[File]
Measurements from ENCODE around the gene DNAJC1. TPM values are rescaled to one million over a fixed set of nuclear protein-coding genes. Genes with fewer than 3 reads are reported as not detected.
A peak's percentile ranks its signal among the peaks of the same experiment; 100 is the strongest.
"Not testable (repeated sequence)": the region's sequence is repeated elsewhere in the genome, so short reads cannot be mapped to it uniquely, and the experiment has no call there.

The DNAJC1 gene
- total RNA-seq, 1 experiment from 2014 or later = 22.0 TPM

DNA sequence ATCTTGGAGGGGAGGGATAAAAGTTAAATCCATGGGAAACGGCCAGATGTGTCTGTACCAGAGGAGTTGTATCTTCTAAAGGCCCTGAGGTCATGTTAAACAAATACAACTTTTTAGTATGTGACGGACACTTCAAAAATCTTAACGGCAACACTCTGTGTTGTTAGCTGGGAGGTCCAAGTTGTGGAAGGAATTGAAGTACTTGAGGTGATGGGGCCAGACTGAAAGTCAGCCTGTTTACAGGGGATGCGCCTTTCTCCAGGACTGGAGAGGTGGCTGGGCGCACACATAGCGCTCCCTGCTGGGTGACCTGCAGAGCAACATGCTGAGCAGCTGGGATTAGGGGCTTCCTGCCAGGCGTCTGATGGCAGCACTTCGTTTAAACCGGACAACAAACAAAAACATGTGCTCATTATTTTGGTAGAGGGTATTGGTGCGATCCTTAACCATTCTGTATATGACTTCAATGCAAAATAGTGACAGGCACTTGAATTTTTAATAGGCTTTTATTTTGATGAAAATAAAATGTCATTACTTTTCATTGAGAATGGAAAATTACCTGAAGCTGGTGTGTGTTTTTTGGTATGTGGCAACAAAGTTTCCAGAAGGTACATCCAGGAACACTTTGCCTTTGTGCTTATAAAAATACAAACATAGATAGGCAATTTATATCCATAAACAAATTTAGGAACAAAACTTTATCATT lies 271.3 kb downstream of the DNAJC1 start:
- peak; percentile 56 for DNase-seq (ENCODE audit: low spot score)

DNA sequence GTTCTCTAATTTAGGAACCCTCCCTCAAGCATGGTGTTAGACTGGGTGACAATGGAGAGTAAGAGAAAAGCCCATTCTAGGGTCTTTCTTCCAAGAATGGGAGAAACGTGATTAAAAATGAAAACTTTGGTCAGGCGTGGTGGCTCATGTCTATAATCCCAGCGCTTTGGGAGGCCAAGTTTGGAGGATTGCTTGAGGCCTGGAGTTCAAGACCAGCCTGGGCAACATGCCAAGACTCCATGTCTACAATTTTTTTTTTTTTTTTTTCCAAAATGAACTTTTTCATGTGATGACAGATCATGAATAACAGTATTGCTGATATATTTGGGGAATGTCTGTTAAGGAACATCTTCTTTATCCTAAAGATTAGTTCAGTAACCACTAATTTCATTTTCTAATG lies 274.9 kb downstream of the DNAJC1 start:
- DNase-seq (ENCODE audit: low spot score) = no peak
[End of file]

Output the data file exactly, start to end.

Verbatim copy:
Measurements from ENCODE around the gene DNAJC1. TPM values are rescaled to one million over a fixed set of nuclear protein-coding genes. Genes with fewer than 3 reads are reported as not detected.
A peak's percentile ranks its signal among the peaks of the same experiment; 100 is the strongest.
"Not testable (repeated sequence)": the region's sequence is repeated elsewhere in the genome, so short reads cannot be mapped to it uniquely, and the experiment has no call there.

The DNAJC1 gene
- total RNA-seq, 1 experiment from 2014 or later = 22.0 TPM

DNA sequence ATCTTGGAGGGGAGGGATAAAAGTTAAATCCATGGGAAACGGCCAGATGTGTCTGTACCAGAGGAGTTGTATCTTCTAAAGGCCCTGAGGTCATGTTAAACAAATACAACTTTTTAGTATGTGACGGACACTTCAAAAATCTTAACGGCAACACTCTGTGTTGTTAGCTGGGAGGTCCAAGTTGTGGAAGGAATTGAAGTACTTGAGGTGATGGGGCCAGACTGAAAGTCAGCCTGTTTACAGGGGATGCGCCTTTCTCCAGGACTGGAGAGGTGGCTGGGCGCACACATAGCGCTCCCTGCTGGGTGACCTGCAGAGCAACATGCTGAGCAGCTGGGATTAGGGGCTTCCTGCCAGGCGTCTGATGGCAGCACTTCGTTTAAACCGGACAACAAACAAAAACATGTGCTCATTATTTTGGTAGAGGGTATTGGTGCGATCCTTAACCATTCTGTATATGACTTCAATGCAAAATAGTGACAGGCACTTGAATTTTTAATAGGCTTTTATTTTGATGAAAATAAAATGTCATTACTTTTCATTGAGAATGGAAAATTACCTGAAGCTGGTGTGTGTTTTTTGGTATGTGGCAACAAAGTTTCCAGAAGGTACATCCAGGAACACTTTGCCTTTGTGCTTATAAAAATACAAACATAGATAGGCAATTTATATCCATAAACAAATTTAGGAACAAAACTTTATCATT lies 271.3 kb downstream of the DNAJC1 start:
- peak; percentile 56 for DNase-seq (ENCODE audit: low spot score)

DNA sequence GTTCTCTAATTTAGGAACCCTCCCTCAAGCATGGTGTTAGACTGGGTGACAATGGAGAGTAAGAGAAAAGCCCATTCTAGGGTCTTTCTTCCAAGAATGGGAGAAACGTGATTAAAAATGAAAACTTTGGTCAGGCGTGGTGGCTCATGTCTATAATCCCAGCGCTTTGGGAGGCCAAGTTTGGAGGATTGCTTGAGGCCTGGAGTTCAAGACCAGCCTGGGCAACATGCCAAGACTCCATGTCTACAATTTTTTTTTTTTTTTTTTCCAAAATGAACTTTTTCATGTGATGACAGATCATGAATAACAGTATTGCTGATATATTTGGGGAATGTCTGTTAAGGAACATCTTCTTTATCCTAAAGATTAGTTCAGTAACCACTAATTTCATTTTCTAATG lies 274.9 kb downstream of the DNAJC1 start:
- DNase-seq (ENCODE audit: low spot score) = no peak